Book Review-‘Britain and the Ocean Road: Shipwrecks and people, 1297–1825’ by I. Friel, Pen

By Jack Pink, published May 2021


Britain’s maritime history is often studied by looking at events on the large scale. Friel’s book does something different. This book tells the individual stories of eight different ships, through which we can get a snapshot of events spanning just over 500 years. This is the first of two volumes employing this approach, with the next instalment set to continue the journey right up to the present day. The aim of these two volumes is an ambitious one, particularly given the relative variances in the record across the total timeline. However, Friel has taken an approach that appears to have been well thought out, resulting in an interesting book with a strong narrative approach. He also manages to avoid dense nautical terminology and minutiae without feeling ‘dumbed down’ or simplified. In the opening sections even the challenge of tonnage measurement and the many ways it can frustrate studies of ships is set out. Any audience with even a limited maritime interest can tackle this book without needing to reach for the assistance of Wikipedia or Google…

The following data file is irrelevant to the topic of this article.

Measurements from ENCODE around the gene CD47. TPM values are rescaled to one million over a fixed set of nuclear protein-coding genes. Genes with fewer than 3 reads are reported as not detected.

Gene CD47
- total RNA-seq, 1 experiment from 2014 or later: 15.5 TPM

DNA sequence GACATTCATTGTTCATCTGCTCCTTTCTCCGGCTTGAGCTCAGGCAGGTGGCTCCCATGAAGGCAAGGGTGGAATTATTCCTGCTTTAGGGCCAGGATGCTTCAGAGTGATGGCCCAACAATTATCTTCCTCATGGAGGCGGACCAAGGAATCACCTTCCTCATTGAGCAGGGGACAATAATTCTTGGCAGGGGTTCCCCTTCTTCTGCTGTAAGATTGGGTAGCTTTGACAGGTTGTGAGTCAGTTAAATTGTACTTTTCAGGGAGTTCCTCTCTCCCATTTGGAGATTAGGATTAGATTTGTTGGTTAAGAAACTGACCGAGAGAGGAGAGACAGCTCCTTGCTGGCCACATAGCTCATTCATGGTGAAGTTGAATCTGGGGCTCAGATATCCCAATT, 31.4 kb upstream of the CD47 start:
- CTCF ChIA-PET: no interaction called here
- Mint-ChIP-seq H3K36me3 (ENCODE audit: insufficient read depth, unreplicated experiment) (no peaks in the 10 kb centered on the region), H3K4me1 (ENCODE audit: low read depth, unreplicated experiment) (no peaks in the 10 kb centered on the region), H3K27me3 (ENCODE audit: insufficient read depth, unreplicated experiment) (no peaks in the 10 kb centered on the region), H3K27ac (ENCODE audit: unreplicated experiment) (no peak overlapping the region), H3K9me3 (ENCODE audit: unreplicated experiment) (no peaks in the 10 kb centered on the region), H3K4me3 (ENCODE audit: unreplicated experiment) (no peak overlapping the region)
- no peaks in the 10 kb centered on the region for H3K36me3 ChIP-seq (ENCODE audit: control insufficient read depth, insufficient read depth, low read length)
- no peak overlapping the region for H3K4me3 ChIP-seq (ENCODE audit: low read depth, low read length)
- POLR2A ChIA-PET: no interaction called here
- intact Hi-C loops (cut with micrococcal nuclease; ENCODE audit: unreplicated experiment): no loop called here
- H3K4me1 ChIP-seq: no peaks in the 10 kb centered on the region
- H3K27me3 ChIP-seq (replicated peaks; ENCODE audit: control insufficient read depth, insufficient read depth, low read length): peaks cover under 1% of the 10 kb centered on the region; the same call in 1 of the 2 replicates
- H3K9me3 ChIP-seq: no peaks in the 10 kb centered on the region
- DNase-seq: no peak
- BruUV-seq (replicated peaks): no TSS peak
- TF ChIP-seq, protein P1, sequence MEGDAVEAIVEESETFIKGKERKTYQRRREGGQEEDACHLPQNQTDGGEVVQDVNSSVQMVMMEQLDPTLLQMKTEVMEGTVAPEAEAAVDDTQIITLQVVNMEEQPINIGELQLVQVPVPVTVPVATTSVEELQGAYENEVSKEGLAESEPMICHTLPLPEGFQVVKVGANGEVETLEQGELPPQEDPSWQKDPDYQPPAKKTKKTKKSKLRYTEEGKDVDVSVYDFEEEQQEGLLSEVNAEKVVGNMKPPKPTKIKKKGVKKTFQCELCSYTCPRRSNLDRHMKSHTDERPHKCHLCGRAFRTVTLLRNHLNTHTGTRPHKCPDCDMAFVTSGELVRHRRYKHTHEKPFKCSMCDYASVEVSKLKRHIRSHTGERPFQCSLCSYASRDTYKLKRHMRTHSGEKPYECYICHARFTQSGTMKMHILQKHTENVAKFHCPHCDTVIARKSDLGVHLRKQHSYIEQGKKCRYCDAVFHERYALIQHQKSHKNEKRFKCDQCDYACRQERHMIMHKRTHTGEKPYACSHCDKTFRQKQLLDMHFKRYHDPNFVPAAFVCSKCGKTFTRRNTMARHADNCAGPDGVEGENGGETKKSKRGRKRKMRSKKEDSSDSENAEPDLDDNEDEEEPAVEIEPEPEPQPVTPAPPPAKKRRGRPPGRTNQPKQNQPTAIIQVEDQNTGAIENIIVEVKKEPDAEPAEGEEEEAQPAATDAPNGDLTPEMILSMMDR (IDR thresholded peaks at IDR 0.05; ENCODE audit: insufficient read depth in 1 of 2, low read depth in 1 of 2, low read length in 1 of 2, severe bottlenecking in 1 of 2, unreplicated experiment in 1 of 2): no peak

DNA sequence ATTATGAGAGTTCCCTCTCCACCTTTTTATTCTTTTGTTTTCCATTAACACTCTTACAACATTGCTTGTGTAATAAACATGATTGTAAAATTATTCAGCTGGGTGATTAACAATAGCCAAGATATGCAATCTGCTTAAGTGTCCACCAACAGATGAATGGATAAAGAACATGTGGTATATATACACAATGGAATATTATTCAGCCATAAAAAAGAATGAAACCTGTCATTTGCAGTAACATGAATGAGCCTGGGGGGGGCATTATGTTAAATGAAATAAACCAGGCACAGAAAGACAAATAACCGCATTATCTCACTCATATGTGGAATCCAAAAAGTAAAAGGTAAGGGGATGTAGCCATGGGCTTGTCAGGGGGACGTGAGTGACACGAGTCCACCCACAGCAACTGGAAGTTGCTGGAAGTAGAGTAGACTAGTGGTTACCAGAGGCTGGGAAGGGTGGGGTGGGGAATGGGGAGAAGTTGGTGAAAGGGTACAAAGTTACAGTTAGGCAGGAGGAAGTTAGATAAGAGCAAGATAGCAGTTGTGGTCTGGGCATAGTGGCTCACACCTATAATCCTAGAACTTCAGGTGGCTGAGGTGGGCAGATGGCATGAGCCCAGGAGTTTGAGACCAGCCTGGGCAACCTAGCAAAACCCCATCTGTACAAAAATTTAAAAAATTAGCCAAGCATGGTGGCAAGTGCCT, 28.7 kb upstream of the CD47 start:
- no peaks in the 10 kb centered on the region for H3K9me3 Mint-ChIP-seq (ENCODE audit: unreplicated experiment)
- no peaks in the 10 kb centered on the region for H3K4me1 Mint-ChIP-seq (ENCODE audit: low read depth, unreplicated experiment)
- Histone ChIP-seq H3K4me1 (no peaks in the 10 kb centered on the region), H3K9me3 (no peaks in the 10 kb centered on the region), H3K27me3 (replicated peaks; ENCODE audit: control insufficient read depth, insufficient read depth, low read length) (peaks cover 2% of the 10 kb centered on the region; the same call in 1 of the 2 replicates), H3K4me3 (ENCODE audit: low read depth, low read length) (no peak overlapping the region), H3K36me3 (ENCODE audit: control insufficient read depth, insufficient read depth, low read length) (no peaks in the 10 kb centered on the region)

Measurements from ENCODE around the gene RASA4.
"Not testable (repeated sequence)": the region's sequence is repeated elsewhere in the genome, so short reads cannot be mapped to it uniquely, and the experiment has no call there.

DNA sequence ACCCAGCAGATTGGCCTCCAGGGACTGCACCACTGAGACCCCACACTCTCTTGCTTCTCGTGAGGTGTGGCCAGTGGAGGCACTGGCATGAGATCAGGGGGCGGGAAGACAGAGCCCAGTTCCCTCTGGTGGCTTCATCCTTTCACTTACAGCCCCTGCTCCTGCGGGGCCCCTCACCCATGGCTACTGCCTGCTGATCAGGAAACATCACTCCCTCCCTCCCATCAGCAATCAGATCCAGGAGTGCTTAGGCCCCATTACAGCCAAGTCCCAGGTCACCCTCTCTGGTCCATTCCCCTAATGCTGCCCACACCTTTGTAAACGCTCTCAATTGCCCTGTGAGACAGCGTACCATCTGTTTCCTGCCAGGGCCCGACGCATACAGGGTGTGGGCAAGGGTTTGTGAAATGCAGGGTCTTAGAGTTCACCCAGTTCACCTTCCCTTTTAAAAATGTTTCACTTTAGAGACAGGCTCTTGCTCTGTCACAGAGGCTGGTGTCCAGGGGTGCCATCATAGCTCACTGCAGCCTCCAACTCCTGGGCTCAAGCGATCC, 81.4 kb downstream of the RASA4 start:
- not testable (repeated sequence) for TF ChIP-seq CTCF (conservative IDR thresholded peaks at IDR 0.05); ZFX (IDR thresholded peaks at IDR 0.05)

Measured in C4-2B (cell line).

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Filed under: Other (Early Modern) | Other (Nineteenth C) | Shipwrecks
Subjects include: Archaeology | Manpower & Life at Sea

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